Having two courses intertwined provided the flexibility for the world’s first 25 hole event at these Links. This unique event, played in 1866, attracted Willie Park, Andrew Strath and Jamie Anderson, three players who were all Open Champions. The holes were not used for every event but allowed the authorities to alter the ground and layout at will. Around this time Musselborough used a five-hole layout.

Back 9 Overview

A small gully short and to the left of the 10th dictates an approach from the right. Hole 12 is a really interesting par three with imposing bunkers ringing the front of the green like diamonds on an engagement ring. The 13th takes you to the farthest point on your travels away from the sea.

The next four holes are of the highest quality. The 14th requires a long and precise drive before you play a superb green complex that seems to totally follow nature. The green slopes towards you with bunkers on either side which gather any errant shot.

The 15th is a risk-reward par five in so much that a large and deep bunker is cut into a ridge that must be hurdled some 80 yards short of the green. The bunker needs to be either carried or flirted with in order to reach the green. It is also located at a point where the fairway tightens and the gorse nips in to heighten the challenge.The next two holes run along the more sheltered part of the course.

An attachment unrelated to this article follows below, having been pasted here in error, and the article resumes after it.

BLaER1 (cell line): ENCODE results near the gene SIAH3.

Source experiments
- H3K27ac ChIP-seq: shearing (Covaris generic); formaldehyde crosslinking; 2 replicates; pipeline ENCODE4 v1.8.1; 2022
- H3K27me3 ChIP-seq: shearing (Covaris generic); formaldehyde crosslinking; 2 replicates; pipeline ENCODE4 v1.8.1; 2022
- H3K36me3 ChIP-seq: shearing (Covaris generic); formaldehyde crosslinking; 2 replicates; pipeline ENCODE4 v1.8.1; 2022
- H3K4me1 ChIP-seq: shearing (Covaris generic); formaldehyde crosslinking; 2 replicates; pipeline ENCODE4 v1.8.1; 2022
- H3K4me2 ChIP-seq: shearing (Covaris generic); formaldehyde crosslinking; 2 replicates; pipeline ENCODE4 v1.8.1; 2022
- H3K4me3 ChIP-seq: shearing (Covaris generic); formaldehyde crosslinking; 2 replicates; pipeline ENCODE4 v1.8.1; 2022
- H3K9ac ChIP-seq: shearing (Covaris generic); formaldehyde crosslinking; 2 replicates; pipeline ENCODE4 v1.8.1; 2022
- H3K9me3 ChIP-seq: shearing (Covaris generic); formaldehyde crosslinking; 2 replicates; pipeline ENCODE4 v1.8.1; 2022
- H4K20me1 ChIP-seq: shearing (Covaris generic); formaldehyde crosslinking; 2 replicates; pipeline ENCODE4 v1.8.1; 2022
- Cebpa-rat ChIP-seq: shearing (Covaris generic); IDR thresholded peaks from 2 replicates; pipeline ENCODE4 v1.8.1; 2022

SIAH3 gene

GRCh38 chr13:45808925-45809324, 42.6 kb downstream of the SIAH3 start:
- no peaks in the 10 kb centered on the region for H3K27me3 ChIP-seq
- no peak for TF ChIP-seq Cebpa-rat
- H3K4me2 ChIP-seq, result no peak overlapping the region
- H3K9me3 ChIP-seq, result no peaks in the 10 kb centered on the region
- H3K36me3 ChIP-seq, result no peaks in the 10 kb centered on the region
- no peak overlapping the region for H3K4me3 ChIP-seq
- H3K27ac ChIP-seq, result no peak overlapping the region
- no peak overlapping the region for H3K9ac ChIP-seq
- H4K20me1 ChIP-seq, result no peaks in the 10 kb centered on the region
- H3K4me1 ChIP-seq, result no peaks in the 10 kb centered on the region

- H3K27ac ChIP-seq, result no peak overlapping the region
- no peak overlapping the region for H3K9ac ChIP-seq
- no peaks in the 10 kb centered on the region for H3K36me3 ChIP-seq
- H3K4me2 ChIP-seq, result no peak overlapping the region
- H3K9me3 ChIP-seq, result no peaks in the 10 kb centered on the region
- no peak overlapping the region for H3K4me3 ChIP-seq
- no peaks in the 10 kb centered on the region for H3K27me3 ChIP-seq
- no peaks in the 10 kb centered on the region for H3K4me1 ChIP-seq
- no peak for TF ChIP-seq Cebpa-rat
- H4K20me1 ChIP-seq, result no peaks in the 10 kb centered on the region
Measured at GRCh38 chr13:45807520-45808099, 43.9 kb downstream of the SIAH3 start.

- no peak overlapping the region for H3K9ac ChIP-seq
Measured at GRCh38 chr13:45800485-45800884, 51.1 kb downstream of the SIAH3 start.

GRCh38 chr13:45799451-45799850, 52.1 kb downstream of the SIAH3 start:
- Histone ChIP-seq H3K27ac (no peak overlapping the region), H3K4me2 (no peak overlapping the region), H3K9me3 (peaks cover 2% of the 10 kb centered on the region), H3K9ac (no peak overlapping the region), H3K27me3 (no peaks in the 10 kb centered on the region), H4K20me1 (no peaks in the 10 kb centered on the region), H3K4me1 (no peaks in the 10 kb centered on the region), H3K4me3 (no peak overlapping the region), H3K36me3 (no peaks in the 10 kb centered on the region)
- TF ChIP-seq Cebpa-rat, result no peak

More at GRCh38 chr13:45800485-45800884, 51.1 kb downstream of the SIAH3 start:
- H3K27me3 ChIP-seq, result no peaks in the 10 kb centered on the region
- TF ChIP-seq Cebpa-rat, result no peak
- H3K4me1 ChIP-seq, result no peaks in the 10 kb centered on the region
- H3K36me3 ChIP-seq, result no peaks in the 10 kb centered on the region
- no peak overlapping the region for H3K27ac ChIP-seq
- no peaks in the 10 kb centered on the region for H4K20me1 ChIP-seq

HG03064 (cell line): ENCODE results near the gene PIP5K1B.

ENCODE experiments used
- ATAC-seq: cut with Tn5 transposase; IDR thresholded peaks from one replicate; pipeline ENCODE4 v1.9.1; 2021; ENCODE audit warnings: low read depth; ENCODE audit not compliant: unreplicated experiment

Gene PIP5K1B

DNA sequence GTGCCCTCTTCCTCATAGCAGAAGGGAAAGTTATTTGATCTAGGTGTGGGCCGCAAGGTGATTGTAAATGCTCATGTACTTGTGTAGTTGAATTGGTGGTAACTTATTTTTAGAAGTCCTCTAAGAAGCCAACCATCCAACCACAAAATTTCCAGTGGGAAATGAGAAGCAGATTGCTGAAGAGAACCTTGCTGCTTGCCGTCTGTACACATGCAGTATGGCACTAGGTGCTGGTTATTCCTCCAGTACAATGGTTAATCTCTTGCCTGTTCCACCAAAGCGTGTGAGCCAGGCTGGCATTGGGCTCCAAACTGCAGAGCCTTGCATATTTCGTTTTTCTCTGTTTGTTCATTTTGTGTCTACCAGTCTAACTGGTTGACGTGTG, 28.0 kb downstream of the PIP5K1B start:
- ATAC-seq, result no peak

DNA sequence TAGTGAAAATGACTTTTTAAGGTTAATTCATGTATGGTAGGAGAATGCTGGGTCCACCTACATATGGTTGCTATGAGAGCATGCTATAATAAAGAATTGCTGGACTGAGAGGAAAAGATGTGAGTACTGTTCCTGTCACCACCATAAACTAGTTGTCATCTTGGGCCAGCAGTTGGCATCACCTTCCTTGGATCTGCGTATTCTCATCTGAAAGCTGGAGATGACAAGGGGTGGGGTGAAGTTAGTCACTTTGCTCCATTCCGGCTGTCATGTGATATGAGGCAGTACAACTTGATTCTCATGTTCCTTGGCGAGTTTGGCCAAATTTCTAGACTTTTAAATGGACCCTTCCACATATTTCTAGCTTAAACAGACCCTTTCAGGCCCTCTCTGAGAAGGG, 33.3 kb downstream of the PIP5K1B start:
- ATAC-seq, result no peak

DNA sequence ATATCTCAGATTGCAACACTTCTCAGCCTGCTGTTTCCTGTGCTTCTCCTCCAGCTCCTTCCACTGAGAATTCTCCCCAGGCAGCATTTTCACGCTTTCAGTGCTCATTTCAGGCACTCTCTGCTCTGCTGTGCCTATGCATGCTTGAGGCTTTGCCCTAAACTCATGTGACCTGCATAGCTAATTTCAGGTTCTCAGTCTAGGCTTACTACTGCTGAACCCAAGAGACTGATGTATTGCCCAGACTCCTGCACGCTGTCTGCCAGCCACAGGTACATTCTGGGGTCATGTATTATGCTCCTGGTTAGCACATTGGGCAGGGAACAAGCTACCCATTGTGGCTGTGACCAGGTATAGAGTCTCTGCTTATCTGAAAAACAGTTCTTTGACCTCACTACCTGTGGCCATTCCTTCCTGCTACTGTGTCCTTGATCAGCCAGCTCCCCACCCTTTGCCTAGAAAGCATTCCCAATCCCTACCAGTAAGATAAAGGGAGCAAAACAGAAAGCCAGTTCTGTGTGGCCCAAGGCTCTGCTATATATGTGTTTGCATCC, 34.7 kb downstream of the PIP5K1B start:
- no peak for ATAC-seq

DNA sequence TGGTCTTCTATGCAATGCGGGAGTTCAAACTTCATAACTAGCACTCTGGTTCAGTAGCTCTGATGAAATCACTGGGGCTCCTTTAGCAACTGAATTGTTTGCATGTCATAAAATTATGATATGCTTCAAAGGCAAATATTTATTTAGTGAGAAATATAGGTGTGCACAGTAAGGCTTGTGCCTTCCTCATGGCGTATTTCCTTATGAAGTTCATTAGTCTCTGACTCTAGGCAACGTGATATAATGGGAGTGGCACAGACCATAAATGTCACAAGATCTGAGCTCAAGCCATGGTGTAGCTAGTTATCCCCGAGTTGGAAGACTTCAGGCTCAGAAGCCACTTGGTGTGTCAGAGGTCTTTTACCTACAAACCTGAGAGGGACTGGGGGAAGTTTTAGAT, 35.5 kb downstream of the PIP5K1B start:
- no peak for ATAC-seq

The 16th is a formidable par three with an amazing green complex. This hole seems different from the rest of the course but the green is excellent and its surrounds offer challenges from every point of the compass if you miss the putting surface, humps and hollows offer different lies and stances. This is a superb challenge. Given the hole is 235 yards off the white tee box regulation pars are a thing to cherish.

The 17th is another excellent golf hole. A bank of gorse runs its full length down the left and out-of-bounds close to the right but it has a magnificent green cut into the hillside that is difficult to find.